The Eight Steps of Giving
Nearly a thousand years ago the great philosopher and physician Maimonides, known to Hebrew scholars as Rambam, pondered the question of righteousness Out of it came the Ladder of Charity.
Rambam's Ladder, written by Julie Salamon, the bestselling author and New York Times culture writer, is a book that will inspire every reader to get a toehold on the ladder and start climbing. In eight chapters, one for each rung, the book helps us navigate the world of giving. How much to give? How do we know if our gifts are being used wisely? Is it bettter to give anonymously? Along the way, Rambam's Ladder will help all of us make our lives, and the lives of those around us, better.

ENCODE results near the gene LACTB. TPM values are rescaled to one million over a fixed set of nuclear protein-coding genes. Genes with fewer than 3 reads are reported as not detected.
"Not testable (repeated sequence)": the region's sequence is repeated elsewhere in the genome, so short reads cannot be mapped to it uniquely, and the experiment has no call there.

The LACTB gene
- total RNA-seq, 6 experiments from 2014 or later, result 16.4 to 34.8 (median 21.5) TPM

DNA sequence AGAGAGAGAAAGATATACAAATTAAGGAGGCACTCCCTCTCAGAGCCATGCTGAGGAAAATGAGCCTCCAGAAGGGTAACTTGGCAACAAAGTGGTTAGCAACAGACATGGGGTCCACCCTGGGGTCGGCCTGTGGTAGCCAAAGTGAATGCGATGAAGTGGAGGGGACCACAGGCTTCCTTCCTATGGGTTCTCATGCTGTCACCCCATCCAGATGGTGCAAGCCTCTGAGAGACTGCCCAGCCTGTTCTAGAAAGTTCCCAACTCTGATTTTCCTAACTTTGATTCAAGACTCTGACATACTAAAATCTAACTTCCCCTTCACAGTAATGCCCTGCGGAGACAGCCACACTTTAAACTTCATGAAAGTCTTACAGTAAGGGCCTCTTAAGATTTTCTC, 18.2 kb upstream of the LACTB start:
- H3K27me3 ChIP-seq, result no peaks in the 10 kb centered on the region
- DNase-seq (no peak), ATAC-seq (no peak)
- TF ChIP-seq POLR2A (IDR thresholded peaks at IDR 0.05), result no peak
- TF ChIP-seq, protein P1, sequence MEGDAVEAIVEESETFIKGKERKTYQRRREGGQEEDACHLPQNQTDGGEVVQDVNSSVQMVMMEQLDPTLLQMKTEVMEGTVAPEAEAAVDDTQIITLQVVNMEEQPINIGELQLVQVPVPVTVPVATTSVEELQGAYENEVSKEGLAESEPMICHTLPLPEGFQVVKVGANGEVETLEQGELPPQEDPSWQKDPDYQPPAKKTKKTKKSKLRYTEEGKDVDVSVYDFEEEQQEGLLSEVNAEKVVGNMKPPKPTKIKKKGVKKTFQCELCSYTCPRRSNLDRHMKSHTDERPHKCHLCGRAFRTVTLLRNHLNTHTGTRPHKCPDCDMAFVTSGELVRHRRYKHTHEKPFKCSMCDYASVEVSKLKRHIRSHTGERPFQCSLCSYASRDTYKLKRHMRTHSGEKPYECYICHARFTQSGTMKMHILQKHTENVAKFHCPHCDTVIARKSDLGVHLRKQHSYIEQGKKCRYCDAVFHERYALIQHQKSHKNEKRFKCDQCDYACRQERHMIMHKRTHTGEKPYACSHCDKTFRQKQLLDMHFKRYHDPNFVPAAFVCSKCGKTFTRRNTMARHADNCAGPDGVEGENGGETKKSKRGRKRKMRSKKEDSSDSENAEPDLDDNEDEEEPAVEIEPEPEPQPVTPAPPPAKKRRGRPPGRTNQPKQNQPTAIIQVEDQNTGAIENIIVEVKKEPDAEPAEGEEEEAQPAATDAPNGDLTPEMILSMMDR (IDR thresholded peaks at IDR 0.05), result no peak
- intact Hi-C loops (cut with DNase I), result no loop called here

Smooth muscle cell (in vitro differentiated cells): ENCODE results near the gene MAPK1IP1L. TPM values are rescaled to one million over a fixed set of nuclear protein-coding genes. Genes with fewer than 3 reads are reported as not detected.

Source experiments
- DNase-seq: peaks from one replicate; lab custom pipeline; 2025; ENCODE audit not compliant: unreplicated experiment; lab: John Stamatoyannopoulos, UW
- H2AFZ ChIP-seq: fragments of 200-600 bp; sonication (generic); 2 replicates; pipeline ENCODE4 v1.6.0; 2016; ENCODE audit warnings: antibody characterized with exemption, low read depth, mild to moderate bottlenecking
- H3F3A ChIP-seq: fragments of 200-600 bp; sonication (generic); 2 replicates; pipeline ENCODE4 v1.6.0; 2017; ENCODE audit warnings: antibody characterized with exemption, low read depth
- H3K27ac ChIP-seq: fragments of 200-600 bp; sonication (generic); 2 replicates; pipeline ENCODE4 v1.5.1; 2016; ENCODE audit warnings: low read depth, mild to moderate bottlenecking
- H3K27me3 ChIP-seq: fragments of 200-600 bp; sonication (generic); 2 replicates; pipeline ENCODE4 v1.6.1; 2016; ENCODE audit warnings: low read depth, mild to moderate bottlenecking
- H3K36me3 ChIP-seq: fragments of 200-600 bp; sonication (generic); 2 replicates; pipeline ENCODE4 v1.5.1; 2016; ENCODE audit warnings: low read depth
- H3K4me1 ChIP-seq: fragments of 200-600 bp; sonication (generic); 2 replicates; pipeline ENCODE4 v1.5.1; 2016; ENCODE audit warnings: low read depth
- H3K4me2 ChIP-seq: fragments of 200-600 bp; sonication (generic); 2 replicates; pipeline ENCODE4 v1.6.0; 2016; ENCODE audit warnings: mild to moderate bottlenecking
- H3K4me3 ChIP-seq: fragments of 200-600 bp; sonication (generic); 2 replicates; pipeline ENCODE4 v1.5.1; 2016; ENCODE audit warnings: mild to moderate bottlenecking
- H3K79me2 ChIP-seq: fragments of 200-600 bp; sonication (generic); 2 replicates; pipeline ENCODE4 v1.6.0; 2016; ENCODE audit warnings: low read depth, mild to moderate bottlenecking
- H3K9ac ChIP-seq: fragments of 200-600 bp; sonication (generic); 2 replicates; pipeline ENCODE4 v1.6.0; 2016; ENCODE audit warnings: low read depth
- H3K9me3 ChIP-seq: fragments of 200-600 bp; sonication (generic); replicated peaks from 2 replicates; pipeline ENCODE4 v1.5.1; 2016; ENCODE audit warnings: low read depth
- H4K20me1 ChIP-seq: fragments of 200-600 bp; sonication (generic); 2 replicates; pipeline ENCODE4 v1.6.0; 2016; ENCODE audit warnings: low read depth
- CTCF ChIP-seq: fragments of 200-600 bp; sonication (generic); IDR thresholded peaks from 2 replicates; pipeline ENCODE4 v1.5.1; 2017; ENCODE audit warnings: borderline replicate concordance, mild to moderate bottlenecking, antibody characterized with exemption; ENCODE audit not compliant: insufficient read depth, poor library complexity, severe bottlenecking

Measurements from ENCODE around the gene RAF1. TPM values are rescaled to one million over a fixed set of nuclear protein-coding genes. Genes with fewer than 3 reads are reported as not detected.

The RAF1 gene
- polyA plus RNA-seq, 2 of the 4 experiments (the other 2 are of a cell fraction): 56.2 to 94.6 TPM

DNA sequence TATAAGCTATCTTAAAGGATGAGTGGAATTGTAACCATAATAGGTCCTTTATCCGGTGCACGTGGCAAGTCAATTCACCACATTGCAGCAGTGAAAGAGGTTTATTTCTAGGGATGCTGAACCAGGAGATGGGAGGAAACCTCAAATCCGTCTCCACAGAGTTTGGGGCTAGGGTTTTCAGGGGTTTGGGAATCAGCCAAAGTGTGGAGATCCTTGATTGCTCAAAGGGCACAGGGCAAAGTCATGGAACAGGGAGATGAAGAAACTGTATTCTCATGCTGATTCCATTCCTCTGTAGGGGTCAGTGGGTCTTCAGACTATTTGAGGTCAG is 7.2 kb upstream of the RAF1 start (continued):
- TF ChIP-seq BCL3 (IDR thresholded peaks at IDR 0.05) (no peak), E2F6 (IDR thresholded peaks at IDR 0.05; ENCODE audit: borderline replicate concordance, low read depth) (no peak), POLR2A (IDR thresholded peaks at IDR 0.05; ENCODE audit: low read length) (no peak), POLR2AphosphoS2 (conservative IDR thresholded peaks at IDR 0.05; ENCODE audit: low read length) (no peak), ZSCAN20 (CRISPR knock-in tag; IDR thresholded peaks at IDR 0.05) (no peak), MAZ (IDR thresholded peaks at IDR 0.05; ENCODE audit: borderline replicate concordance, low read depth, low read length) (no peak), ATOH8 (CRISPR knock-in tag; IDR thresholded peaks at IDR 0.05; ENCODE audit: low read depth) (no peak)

Rambam (also known as Maimonides) was a 12th-century Jewish scholar and physician to the Egyptian sultan. Among his influential writings on Jewish law is an eight-step program on giving to the poor. Salamon (Facing the Wind) provides a thoughtful exploration of each one of Rambam's steps, from the lowest kind of charity giving begrudgingly to the highest form the gift of self-reliance, so that the recipient, through a loan or a job, will not have to beg again. Salamon grounds her philosophical musings with concrete descriptions of how charity is practiced and regarded in contemporary life. For example, the second part of step four handing money to the poor before being asked, perhaps shaming the recipient is embraced by conservatives like Gertrude Himmelfarb, who believes that those who receive handouts should feel ashamed. Running through Salamon's well-crafted and nuanced prose is a personal anecdote about David, a homeless man who approached her on the street. At first, she would only refer him to the agency where she volunteered (the Bowery Residents Committee) or give him money reluctantly (step one). As she came to understand his story, Salamon began to hand David money without being asked (step three). On September 11, 2001, Bowery Residents clients, usually on the receiving end of charity, offered water, chairs and other assistance to people fleeing the World Trade Center disaster. Drawing a humanistic and inspirational message from Rambam's ladder, Salamon is convinced that, in the end, we are measured not by what we have, but by what we give to one another. 20-city author tour.